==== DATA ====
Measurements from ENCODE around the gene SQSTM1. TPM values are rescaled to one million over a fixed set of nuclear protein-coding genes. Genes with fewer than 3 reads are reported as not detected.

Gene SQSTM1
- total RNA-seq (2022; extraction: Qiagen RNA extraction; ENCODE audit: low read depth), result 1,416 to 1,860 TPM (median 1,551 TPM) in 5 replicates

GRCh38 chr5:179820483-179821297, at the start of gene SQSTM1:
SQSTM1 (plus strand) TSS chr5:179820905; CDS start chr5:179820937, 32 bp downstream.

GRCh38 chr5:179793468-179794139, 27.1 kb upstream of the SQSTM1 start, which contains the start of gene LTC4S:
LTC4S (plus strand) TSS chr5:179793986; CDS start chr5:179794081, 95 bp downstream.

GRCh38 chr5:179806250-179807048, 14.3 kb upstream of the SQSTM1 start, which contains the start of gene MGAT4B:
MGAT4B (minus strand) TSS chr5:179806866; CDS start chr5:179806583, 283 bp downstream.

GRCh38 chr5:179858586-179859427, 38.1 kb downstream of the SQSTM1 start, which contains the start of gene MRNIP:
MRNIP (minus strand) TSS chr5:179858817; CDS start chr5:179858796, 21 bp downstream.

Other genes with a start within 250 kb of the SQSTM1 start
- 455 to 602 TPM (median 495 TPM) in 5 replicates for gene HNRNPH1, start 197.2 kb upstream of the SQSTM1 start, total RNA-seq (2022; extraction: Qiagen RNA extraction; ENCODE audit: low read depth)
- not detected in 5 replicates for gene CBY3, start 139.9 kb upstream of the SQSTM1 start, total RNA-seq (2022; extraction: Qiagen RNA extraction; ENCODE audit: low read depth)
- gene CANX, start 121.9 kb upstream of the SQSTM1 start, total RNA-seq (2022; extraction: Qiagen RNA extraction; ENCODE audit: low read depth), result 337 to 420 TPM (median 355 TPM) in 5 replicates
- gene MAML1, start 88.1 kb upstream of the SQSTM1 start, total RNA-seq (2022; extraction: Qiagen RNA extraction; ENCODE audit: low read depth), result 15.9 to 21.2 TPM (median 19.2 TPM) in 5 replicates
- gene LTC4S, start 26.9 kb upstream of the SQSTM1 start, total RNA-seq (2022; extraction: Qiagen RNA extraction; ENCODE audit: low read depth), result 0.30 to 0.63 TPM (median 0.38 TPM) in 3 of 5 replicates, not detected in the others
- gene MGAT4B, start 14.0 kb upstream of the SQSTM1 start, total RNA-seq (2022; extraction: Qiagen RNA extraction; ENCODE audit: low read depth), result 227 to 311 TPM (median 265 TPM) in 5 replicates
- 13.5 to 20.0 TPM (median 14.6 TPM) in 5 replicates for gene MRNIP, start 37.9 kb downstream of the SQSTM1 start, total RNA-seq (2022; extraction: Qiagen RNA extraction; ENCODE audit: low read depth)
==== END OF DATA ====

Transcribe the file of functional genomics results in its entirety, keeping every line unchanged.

Measurements from ENCODE around the gene SQSTM1. TPM values are rescaled to one million over a fixed set of nuclear protein-coding genes. Genes with fewer than 3 reads are reported as not detected.

Gene SQSTM1
- total RNA-seq (2022; extraction: Qiagen RNA extraction; ENCODE audit: low read depth), result 1,416 to 1,860 TPM (median 1,551 TPM) in 5 replicates

GRCh38 chr5:179820483-179821297, at the start of gene SQSTM1:
SQSTM1 (plus strand) TSS chr5:179820905; CDS start chr5:179820937, 32 bp downstream.

GRCh38 chr5:179793468-179794139, 27.1 kb upstream of the SQSTM1 start, which contains the start of gene LTC4S:
LTC4S (plus strand) TSS chr5:179793986; CDS start chr5:179794081, 95 bp downstream.

GRCh38 chr5:179806250-179807048, 14.3 kb upstream of the SQSTM1 start, which contains the start of gene MGAT4B:
MGAT4B (minus strand) TSS chr5:179806866; CDS start chr5:179806583, 283 bp downstream.

GRCh38 chr5:179858586-179859427, 38.1 kb downstream of the SQSTM1 start, which contains the start of gene MRNIP:
MRNIP (minus strand) TSS chr5:179858817; CDS start chr5:179858796, 21 bp downstream.

Other genes with a start within 250 kb of the SQSTM1 start
- 455 to 602 TPM (median 495 TPM) in 5 replicates for gene HNRNPH1, start 197.2 kb upstream of the SQSTM1 start, total RNA-seq (2022; extraction: Qiagen RNA extraction; ENCODE audit: low read depth)
- not detected in 5 replicates for gene CBY3, start 139.9 kb upstream of the SQSTM1 start, total RNA-seq (2022; extraction: Qiagen RNA extraction; ENCODE audit: low read depth)
- gene CANX, start 121.9 kb upstream of the SQSTM1 start, total RNA-seq (2022; extraction: Qiagen RNA extraction; ENCODE audit: low read depth), result 337 to 420 TPM (median 355 TPM) in 5 replicates
- gene MAML1, start 88.1 kb upstream of the SQSTM1 start, total RNA-seq (2022; extraction: Qiagen RNA extraction; ENCODE audit: low read depth), result 15.9 to 21.2 TPM (median 19.2 TPM) in 5 replicates
- gene LTC4S, start 26.9 kb upstream of the SQSTM1 start, total RNA-seq (2022; extraction: Qiagen RNA extraction; ENCODE audit: low read depth), result 0.30 to 0.63 TPM (median 0.38 TPM) in 3 of 5 replicates, not detected in the others
- gene MGAT4B, start 14.0 kb upstream of the SQSTM1 start, total RNA-seq (2022; extraction: Qiagen RNA extraction; ENCODE audit: low read depth), result 227 to 311 TPM (median 265 TPM) in 5 replicates
- 13.5 to 20.0 TPM (median 14.6 TPM) in 5 replicates for gene MRNIP, start 37.9 kb downstream of the SQSTM1 start, total RNA-seq (2022; extraction: Qiagen RNA extraction; ENCODE audit: low read depth)